Newcomer of the Year

Cristian Arango, LAFC: LAFC’s failure to reach the postseason will overshadow any positives in 2021, but it wasn’t the fault of Arango, who delivered a staggering 14 goals and two assists after arriving in mid-summer from Colombian side Millonarios. If Carlos Vela decides to leave LAFC when his contract expires this offseason, the presence of Arango will at least leave LAFC’s attack in good hands. — Carlisle

Cristian Arango, LAFC: Arango got off the airplane scoring goals for LAFC. He joined the team literally midway through the season and scored 14 goals in 17 matches. His immediate and consistent impact kept LAFC in the playoff race and while they ultimately came up short and missed out on the playoffs, I have no doubt the outcome would have been different with Arango on the field the whole season. — Moreno

Cristian Arango, LAFC: It was a disappointing season for LAFC, but Arango scored 14 goals in 17 appearances after arriving in August, ranking 11th in the league. Not bad for someone who wasn’t even in the MLS for roughly the first four months of the season. — Bonagura

Cristian Arango, LAFC: It could really be San Jose’s Javier Lopez, FC Cincinnati’s Brenner or LAFC’s Arango. The much-maligned Lopez, ousted from Liga MX’s Chivas roughly a year ago, has been a sensation in his first year with the Earthquakes to the tune of 12 goals and 4 assists. Cincinnati only scored 37 goals all season and Brenner created 10. But it has to be Arango, who joined LAFC in early August. Arango blasted home eight goals in his final six games (of which LAFC only lost one) and only D.C. United’s Ola Kamara (95.7), runner-up for the 2021 Golden Boot, averaged fewer minutes per goal than Arango’s 100 (min. 30 shots on target). LAFC massively underwhelmed in 2021, but with Arango’s emergence, they won’t be down for long. — Hajducky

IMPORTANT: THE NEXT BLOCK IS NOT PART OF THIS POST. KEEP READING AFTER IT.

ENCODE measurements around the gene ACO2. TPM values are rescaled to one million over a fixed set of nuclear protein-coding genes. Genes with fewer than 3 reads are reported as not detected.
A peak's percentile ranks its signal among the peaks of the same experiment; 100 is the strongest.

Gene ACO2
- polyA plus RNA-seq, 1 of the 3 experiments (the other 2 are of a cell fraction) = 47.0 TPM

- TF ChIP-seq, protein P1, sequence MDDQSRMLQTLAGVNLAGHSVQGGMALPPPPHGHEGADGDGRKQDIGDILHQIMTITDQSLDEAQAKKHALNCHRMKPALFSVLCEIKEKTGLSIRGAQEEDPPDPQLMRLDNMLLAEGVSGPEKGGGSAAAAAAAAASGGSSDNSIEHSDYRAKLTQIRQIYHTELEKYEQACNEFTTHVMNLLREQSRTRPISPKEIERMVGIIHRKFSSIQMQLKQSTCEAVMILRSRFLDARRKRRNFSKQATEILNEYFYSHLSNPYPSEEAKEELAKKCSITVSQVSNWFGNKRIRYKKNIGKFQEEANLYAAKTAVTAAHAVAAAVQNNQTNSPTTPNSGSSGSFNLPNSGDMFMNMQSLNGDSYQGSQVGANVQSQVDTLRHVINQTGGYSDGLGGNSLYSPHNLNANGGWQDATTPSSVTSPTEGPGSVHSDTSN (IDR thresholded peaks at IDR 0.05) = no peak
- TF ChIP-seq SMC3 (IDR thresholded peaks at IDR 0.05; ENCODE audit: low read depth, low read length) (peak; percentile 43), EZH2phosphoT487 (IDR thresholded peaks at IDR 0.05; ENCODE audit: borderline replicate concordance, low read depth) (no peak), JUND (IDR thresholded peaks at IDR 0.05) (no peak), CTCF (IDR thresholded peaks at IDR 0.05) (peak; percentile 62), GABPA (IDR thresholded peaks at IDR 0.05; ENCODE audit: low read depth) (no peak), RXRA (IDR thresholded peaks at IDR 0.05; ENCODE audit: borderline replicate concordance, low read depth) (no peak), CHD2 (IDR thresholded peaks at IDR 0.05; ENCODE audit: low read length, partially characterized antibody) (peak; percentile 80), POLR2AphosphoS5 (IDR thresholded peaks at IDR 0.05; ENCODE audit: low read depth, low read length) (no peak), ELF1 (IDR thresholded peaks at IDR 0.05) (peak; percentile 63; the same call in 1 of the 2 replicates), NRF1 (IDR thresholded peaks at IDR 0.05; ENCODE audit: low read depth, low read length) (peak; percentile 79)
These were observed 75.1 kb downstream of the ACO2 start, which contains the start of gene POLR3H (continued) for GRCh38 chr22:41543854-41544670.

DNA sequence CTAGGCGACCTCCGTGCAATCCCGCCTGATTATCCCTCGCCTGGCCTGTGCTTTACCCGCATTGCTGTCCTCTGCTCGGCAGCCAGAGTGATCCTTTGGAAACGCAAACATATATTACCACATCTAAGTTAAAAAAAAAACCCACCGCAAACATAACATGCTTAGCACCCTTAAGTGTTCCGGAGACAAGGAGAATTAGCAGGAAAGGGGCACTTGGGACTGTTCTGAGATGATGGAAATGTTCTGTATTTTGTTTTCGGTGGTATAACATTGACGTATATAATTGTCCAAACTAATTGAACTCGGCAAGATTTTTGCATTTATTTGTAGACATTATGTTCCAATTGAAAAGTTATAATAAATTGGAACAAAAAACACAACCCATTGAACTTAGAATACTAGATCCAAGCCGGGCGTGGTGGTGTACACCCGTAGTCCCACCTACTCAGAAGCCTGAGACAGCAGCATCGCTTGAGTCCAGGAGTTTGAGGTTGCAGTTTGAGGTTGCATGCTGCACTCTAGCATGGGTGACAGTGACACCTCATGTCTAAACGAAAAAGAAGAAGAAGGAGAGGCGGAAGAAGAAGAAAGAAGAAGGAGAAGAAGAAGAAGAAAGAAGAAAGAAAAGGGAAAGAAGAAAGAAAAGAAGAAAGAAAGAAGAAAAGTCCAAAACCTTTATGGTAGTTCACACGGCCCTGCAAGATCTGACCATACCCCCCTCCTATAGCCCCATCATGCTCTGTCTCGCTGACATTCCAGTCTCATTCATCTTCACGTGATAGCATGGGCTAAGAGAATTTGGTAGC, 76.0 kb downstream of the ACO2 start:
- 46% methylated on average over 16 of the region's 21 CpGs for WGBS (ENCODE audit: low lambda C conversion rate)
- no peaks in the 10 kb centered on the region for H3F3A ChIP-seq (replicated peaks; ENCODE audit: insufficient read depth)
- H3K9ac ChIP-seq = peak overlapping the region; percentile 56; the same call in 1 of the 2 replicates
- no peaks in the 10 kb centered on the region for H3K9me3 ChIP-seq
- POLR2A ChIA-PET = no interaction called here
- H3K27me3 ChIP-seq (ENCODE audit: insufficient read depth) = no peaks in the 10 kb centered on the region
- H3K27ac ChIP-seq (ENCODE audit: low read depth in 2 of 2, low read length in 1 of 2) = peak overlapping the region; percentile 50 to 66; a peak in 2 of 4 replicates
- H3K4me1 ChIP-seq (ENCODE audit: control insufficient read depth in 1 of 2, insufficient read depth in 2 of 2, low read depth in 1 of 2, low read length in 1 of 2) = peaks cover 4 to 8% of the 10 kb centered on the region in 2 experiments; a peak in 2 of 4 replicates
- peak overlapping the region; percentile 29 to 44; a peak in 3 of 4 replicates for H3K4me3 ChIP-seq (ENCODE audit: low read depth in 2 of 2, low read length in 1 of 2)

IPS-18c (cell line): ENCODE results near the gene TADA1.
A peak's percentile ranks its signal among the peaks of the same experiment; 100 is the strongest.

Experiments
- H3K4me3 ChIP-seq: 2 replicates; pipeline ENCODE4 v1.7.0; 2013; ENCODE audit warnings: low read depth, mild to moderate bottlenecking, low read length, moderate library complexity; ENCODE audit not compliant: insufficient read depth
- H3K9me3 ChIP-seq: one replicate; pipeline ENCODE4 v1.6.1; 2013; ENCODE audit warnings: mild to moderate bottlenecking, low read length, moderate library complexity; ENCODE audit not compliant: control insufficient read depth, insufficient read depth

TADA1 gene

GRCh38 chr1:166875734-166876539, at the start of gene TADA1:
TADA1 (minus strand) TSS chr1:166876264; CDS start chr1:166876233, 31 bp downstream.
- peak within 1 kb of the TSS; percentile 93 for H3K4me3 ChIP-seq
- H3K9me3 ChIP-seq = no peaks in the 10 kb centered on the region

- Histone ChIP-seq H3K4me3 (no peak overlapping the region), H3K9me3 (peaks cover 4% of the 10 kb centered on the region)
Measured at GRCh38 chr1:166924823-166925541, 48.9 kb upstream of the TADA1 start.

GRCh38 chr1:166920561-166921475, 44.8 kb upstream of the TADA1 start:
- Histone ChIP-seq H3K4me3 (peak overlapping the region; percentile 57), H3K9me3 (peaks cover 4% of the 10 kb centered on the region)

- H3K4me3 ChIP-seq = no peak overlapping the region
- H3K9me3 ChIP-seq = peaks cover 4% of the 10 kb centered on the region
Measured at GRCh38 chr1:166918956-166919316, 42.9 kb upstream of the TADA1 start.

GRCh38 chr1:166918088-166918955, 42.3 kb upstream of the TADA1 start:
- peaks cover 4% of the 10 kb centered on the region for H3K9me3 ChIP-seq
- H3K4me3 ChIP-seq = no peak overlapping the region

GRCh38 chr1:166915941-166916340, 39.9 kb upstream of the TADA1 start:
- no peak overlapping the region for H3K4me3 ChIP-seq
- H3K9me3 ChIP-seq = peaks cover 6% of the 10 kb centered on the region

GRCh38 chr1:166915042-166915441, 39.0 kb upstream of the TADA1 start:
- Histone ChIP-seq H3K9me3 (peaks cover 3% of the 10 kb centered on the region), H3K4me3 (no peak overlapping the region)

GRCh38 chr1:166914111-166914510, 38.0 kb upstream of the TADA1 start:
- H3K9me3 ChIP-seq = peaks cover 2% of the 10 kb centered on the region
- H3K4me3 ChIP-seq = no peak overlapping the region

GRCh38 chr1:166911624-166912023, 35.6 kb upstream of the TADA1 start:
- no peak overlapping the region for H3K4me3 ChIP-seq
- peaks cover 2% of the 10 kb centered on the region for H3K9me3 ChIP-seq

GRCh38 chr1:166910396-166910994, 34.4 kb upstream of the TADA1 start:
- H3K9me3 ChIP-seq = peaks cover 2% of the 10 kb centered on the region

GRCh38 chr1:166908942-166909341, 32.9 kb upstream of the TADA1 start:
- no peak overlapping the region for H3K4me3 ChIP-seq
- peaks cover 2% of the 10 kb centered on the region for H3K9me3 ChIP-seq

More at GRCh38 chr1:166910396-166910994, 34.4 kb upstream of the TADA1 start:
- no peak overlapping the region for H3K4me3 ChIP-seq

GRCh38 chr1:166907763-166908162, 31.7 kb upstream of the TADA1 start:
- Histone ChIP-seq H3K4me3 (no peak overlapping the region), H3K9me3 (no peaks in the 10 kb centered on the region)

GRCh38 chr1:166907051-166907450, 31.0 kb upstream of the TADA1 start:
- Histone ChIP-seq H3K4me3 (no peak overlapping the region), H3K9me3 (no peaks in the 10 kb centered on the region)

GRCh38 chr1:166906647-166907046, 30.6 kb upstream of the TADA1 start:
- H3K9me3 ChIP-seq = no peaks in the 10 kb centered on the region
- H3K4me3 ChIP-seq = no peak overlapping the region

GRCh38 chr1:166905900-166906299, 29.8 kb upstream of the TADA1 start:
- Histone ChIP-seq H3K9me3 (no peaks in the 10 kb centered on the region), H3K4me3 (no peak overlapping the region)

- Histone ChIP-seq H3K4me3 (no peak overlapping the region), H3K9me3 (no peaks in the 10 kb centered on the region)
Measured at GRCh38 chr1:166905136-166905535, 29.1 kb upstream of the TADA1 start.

Cristian Arango, LAFC: It’s pretty hard to argue with 14 goals in 17 matches. Missing the playoffs for the first time in the club’s history will sting, but staring down an offseason that could yield significant change, LAFC can feel confident in its future with Arango leading the line. — Lindberg